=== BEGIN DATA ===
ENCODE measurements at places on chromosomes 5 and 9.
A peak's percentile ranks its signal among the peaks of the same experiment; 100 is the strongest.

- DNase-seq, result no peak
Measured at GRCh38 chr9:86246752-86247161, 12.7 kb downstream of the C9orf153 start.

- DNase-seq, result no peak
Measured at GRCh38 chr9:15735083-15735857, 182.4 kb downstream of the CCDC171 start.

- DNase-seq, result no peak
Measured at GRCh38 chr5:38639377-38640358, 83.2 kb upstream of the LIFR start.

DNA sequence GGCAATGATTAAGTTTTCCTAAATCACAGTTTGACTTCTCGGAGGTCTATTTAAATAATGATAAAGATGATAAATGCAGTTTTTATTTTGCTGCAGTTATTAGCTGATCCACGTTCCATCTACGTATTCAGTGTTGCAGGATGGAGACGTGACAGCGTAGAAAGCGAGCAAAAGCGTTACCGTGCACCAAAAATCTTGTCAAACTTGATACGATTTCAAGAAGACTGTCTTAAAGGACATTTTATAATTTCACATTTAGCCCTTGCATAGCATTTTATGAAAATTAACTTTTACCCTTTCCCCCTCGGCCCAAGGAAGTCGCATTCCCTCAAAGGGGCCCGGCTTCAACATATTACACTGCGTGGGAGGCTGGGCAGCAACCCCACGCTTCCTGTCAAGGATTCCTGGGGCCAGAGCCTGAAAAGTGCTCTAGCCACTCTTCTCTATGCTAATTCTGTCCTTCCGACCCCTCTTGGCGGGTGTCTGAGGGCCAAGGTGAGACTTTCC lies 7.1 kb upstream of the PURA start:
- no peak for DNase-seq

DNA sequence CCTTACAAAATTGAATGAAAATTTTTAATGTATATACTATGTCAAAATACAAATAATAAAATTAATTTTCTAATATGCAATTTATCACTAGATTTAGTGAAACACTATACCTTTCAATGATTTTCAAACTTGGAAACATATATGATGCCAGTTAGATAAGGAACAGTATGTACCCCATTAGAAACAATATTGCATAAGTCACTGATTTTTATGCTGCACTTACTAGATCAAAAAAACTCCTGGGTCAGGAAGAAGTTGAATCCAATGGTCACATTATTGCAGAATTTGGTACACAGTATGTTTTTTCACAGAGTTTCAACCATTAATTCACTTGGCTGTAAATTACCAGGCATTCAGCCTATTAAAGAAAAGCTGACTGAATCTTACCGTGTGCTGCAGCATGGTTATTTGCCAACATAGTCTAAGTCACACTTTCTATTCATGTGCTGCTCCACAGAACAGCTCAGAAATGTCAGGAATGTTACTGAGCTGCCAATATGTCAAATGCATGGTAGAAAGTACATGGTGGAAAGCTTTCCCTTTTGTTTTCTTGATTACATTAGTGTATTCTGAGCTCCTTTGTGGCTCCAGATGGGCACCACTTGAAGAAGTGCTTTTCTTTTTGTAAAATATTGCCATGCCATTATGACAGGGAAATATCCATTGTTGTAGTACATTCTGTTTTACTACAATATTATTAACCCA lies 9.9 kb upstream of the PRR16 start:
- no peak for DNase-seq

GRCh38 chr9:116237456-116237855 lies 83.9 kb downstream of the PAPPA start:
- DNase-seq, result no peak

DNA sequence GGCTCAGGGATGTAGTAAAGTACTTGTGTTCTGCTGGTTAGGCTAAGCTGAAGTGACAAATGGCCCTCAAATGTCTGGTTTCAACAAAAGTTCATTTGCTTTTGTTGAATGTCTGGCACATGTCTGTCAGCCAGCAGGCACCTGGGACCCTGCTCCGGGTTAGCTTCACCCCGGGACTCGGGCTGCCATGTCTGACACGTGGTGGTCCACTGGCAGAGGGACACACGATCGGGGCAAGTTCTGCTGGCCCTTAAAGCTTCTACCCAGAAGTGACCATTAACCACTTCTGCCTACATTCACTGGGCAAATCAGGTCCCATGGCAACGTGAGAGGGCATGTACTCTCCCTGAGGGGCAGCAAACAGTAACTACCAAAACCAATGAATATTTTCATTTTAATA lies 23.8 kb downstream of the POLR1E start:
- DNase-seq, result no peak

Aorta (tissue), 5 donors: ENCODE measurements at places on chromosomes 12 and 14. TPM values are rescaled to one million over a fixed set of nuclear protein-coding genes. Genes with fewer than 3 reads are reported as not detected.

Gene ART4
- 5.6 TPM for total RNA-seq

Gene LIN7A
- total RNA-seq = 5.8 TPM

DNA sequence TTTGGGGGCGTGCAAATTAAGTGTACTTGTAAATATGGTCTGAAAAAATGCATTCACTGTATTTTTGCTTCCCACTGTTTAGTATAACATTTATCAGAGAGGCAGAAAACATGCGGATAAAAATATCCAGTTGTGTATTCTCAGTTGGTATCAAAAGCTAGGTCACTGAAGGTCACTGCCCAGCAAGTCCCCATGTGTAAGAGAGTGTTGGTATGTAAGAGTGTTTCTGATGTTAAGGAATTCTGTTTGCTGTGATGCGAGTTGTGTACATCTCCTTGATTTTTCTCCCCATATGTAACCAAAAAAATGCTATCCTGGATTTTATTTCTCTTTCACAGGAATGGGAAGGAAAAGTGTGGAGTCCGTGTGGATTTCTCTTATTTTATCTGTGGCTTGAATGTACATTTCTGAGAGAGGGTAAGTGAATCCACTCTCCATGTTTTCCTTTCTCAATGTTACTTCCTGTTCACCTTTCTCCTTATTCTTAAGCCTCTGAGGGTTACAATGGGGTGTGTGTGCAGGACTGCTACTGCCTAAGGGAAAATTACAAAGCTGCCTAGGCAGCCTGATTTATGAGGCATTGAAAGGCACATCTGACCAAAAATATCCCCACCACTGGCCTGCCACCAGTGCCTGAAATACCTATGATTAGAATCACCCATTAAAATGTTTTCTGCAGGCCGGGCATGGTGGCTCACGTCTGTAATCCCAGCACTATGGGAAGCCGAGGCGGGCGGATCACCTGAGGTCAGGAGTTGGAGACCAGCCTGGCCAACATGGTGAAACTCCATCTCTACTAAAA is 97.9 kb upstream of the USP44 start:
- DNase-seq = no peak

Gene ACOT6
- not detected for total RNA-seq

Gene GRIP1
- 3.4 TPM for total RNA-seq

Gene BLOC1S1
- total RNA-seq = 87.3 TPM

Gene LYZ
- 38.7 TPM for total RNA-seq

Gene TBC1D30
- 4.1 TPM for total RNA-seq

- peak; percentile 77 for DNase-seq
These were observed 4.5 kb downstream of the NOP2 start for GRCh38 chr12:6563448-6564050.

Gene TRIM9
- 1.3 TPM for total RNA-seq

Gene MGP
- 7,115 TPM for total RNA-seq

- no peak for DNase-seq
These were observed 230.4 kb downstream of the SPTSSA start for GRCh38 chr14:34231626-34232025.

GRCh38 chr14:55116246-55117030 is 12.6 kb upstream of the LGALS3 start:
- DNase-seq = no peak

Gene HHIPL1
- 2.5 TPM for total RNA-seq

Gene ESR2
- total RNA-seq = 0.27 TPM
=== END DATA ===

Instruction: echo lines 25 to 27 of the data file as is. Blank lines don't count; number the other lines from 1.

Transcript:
- not detected for total RNA-seq

Gene GRIP1
- 3.4 TPM for total RNA-seq